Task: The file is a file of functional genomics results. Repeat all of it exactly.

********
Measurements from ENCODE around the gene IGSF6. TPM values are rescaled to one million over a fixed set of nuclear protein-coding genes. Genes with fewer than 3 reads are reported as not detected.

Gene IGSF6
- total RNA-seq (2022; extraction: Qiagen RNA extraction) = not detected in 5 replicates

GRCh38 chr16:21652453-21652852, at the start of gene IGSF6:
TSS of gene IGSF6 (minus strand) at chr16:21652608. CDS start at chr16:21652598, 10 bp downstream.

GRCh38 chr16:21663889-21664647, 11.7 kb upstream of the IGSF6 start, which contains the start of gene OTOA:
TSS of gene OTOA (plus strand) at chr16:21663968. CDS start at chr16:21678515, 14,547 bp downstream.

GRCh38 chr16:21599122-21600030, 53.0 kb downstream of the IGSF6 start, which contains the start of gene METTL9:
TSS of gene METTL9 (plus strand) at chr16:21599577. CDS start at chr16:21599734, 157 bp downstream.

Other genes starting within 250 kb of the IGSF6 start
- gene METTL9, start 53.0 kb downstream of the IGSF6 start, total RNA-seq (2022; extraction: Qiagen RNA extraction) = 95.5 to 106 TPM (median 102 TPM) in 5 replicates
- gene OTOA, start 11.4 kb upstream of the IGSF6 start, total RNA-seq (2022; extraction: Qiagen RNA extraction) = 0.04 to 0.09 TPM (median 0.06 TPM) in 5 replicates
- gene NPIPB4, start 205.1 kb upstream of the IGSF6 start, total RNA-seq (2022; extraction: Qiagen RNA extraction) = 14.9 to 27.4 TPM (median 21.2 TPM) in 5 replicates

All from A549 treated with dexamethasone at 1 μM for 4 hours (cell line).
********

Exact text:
Measurements from ENCODE around the gene IGSF6. TPM values are rescaled to one million over a fixed set of nuclear protein-coding genes. Genes with fewer than 3 reads are reported as not detected.

Gene IGSF6
- total RNA-seq (2022; extraction: Qiagen RNA extraction) = not detected in 5 replicates

GRCh38 chr16:21652453-21652852, at the start of gene IGSF6:
TSS of gene IGSF6 (minus strand) at chr16:21652608. CDS start at chr16:21652598, 10 bp downstream.

GRCh38 chr16:21663889-21664647, 11.7 kb upstream of the IGSF6 start, which contains the start of gene OTOA:
TSS of gene OTOA (plus strand) at chr16:21663968. CDS start at chr16:21678515, 14,547 bp downstream.

GRCh38 chr16:21599122-21600030, 53.0 kb downstream of the IGSF6 start, which contains the start of gene METTL9:
TSS of gene METTL9 (plus strand) at chr16:21599577. CDS start at chr16:21599734, 157 bp downstream.

Other genes starting within 250 kb of the IGSF6 start
- gene METTL9, start 53.0 kb downstream of the IGSF6 start, total RNA-seq (2022; extraction: Qiagen RNA extraction) = 95.5 to 106 TPM (median 102 TPM) in 5 replicates
- gene OTOA, start 11.4 kb upstream of the IGSF6 start, total RNA-seq (2022; extraction: Qiagen RNA extraction) = 0.04 to 0.09 TPM (median 0.06 TPM) in 5 replicates
- gene NPIPB4, start 205.1 kb upstream of the IGSF6 start, total RNA-seq (2022; extraction: Qiagen RNA extraction) = 14.9 to 27.4 TPM (median 21.2 TPM) in 5 replicates

All from A549 treated with dexamethasone at 1 μM for 4 hours (cell line).